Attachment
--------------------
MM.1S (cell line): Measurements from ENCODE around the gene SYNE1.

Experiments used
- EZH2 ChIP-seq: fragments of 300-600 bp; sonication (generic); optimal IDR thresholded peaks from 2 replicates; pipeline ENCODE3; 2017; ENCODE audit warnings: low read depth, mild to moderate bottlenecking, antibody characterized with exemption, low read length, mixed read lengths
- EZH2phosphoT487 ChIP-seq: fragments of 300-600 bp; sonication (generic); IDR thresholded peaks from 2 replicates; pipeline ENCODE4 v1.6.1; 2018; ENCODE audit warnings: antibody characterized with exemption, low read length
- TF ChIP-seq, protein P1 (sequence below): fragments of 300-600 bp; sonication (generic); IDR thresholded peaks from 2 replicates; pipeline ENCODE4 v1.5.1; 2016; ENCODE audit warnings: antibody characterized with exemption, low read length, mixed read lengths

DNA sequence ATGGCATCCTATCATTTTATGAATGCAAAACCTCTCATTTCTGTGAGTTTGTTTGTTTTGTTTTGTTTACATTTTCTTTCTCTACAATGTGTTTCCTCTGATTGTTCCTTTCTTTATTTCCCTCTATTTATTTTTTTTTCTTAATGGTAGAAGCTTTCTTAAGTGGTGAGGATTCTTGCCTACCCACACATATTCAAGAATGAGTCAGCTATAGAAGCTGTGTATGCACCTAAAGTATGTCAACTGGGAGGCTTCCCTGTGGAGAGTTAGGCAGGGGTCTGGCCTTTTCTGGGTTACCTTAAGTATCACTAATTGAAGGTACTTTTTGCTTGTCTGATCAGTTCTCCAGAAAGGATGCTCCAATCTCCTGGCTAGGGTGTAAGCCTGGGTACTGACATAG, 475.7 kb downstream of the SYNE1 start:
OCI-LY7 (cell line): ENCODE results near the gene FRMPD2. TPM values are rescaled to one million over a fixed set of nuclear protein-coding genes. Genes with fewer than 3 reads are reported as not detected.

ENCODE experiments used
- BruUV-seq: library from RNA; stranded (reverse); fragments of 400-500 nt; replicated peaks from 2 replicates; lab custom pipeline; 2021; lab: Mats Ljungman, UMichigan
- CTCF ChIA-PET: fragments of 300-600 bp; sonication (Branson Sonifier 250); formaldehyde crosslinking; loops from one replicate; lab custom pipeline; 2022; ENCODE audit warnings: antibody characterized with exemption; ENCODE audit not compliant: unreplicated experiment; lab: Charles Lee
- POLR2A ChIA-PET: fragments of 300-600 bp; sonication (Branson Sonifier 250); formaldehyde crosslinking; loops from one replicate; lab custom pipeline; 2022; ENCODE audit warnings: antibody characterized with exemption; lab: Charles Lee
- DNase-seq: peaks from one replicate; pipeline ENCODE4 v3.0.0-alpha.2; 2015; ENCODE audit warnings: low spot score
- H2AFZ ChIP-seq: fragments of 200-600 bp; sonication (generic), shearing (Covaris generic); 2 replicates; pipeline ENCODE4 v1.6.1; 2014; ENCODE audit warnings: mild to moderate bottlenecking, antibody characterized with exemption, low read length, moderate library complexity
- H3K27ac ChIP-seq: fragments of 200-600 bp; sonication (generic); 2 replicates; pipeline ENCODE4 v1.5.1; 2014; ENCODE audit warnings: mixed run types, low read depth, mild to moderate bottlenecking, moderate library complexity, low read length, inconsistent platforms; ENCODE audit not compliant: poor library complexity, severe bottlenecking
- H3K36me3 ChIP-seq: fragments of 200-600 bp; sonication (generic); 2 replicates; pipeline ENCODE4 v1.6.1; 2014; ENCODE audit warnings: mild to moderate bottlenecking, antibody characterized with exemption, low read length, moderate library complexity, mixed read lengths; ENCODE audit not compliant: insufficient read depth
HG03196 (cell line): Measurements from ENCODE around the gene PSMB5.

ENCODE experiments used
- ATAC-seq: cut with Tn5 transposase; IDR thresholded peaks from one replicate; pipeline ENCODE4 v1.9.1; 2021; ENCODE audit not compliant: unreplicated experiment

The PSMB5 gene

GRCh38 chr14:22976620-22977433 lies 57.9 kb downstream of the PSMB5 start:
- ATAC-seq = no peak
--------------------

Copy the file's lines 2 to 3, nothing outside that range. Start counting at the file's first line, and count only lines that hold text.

Experiments used
- EZH2 ChIP-seq: fragments of 300-600 bp; sonication (generic); optimal IDR thresholded peaks from 2 replicates; pipeline ENCODE3; 2017; ENCODE audit warnings: low read depth, mild to moderate bottlenecking, antibody characterized with exemption, low read length, mixed read lengths